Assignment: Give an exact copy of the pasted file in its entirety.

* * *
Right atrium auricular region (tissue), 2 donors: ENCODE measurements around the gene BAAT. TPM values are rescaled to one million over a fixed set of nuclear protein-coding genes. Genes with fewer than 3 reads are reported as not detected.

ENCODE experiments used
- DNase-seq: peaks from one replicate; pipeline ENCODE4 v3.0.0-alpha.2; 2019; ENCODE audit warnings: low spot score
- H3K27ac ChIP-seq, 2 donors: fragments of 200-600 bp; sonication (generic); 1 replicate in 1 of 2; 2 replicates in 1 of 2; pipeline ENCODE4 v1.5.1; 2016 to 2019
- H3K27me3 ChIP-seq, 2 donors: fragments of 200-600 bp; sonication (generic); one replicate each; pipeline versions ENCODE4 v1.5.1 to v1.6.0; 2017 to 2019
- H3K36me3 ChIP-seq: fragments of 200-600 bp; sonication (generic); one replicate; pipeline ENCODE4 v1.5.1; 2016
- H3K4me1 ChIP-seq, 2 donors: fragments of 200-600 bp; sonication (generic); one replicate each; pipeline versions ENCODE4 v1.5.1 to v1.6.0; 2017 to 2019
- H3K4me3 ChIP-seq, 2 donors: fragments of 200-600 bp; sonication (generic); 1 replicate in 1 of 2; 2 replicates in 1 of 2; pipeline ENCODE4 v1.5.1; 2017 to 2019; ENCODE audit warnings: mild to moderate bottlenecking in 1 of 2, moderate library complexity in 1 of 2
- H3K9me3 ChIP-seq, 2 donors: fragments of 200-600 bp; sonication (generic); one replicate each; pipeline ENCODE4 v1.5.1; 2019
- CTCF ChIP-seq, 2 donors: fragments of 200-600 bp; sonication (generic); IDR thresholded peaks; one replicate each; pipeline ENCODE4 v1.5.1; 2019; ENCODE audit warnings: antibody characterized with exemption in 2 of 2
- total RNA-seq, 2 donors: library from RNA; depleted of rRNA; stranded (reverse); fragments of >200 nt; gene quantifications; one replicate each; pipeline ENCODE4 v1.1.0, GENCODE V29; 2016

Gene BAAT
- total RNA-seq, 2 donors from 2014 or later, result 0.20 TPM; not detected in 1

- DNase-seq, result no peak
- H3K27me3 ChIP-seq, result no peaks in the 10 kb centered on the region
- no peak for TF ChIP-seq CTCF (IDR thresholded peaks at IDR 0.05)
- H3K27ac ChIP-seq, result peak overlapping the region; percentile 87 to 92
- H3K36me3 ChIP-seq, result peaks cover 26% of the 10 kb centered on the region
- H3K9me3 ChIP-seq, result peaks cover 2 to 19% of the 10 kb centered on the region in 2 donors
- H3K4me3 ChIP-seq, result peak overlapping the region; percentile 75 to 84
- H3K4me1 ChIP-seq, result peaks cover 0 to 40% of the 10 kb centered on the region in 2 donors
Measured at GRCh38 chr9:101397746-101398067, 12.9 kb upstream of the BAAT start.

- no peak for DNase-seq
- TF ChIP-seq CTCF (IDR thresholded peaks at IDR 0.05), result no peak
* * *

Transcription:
Right atrium auricular region (tissue), 2 donors: ENCODE measurements around the gene BAAT. TPM values are rescaled to one million over a fixed set of nuclear protein-coding genes. Genes with fewer than 3 reads are reported as not detected.

ENCODE experiments used
- DNase-seq: peaks from one replicate; pipeline ENCODE4 v3.0.0-alpha.2; 2019; ENCODE audit warnings: low spot score
- H3K27ac ChIP-seq, 2 donors: fragments of 200-600 bp; sonication (generic); 1 replicate in 1 of 2; 2 replicates in 1 of 2; pipeline ENCODE4 v1.5.1; 2016 to 2019
- H3K27me3 ChIP-seq, 2 donors: fragments of 200-600 bp; sonication (generic); one replicate each; pipeline versions ENCODE4 v1.5.1 to v1.6.0; 2017 to 2019
- H3K36me3 ChIP-seq: fragments of 200-600 bp; sonication (generic); one replicate; pipeline ENCODE4 v1.5.1; 2016
- H3K4me1 ChIP-seq, 2 donors: fragments of 200-600 bp; sonication (generic); one replicate each; pipeline versions ENCODE4 v1.5.1 to v1.6.0; 2017 to 2019
- H3K4me3 ChIP-seq, 2 donors: fragments of 200-600 bp; sonication (generic); 1 replicate in 1 of 2; 2 replicates in 1 of 2; pipeline ENCODE4 v1.5.1; 2017 to 2019; ENCODE audit warnings: mild to moderate bottlenecking in 1 of 2, moderate library complexity in 1 of 2
- H3K9me3 ChIP-seq, 2 donors: fragments of 200-600 bp; sonication (generic); one replicate each; pipeline ENCODE4 v1.5.1; 2019
- CTCF ChIP-seq, 2 donors: fragments of 200-600 bp; sonication (generic); IDR thresholded peaks; one replicate each; pipeline ENCODE4 v1.5.1; 2019; ENCODE audit warnings: antibody characterized with exemption in 2 of 2
- total RNA-seq, 2 donors: library from RNA; depleted of rRNA; stranded (reverse); fragments of >200 nt; gene quantifications; one replicate each; pipeline ENCODE4 v1.1.0, GENCODE V29; 2016

Gene BAAT
- total RNA-seq, 2 donors from 2014 or later, result 0.20 TPM; not detected in 1

- DNase-seq, result no peak
- H3K27me3 ChIP-seq, result no peaks in the 10 kb centered on the region
- no peak for TF ChIP-seq CTCF (IDR thresholded peaks at IDR 0.05)
- H3K27ac ChIP-seq, result peak overlapping the region; percentile 87 to 92
- H3K36me3 ChIP-seq, result peaks cover 26% of the 10 kb centered on the region
- H3K9me3 ChIP-seq, result peaks cover 2 to 19% of the 10 kb centered on the region in 2 donors
- H3K4me3 ChIP-seq, result peak overlapping the region; percentile 75 to 84
- H3K4me1 ChIP-seq, result peaks cover 0 to 40% of the 10 kb centered on the region in 2 donors
Measured at GRCh38 chr9:101397746-101398067, 12.9 kb upstream of the BAAT start.

- no peak for DNase-seq
- TF ChIP-seq CTCF (IDR thresholded peaks at IDR 0.05), result no peak